Mena youth ‘optimistic’ about prospects
Doha, February 12, 2014
Eight out of 10 young people in the Mena region are optimistic about their prospects in the coming year, although 45 per cent of employed young people are not doing the work they would like to do, said a new study.
The new online survey, ‘New Horizons: Young, Arab and Connected,’ was commissioned by Ooredoo to provide a snapshot into the digital attitudes and aspirations of young people across the Mena region.
It surveyed more than 10,500 young adults in 17 countries across the region and found that nine in 10 young Mena citizens believed that access to the Internet and mobile digital technology can help them realise their personal aspirations for employment, entrepreneurial opportunities, education, banking and healthcare.
About 91 per cent also believed that technology is the basis of a modern, forward-thinking and functioning society, but that its potential as an economic tool has not yet been realised for young people across the region, said the study.
More than 80 per cent of youth said the Internet enables them to continue their education beyond what is possible in their country.
Sheikh Abdullah Bin Mohammed Bin Saud Al Thani, chairman, Ooredoo, said: “Young people in the Mena region have embraced technology as a means to transform their lives. This research shows that young people remain optimistic despite the challenges they face and they are using technology to proactively seek out new opportunities for self-development.
“Companies, governments and organisations need to recognise this creative spark, and find new ways to nurture it, so that we receive the full benefit of young people’s contribution to our societies.”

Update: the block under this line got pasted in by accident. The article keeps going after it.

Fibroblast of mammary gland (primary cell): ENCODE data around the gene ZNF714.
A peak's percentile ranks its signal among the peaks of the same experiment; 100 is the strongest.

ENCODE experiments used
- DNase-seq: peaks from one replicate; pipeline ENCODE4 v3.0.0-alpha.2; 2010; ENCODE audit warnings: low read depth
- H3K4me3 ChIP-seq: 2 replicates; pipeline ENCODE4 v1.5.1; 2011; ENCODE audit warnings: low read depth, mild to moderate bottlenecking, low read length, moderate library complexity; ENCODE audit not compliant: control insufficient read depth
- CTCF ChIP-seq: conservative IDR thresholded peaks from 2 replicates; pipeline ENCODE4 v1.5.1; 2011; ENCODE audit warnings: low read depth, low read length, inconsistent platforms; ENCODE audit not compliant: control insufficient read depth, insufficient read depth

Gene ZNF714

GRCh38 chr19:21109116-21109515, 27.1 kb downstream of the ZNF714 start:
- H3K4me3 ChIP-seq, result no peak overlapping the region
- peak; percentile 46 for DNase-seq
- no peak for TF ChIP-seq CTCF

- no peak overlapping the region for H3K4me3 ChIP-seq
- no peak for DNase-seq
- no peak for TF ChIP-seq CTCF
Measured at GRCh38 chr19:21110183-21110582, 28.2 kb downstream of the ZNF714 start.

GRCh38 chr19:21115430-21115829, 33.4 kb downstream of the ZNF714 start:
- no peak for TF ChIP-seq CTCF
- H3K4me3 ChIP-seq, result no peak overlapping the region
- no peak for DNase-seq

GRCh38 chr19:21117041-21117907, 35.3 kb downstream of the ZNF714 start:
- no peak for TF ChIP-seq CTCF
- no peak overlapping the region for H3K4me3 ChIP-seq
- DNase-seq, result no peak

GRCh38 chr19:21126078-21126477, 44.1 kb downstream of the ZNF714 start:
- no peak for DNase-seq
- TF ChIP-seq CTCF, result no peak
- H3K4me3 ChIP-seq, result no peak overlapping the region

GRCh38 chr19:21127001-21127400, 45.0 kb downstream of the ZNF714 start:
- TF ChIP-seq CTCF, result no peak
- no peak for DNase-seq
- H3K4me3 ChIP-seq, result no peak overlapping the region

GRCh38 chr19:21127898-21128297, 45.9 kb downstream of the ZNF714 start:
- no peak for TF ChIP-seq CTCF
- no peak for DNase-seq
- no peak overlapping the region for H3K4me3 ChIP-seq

Despite two-thirds of Internet users currently being men, the report highlighted the level of encouragement for women to play a more equal role with 72 per cent of men and 77 per cent of women agreeing that women should be given equal business opportunities.
The report identified the financial impact of differences in income across a broad cross-section of countries. While most respondents claim to have enough or ample financial resources to make ends meet, 20 per cent of respondents claim their households do not have enough money for their basic needs.
Even in the most depressed economies, the Internet emerged as a key factor for young people in terms of nurturing creative talent as an educational platform and helping prepare young people for a life in business.
The study got an insight on the changing patterns of behaviour online among young Arab nationals. While more than a quarter of time online is spent playing games and entertainment, there was evidence to suggest that increasingly young people are using Internet access to improve their life opportunities.
About 18 per cent of the time on the Internet is used to communicate, followed by 16 per cent for learning, education or training, 15 per cent on work activities and 12 per cent looking for jobs and other employment opportunities, according to the report.
It also showed that young Arabs appeared to prioritise speed over access restrictions, new products and customer service, with 70 per cent of youth considering the speed of the Internet as the primary consideration when selecting a provider.
The use of smartphones has exceeded the use of non-Internet connected mobile phones among regional youth overall, with 90 per cent of them with access to a shared device, it said.
About 91 per cent of respondents believed the Internet can nurture their entrepreneurial potential, with 83 per cent expressing a desire to have their own company and 66 per cent believing the Internet can help source funding.
However, among the potential challenges identified by respondents are the legal hurdles of establishment of a company in their respective countries. - TradeArabia News Service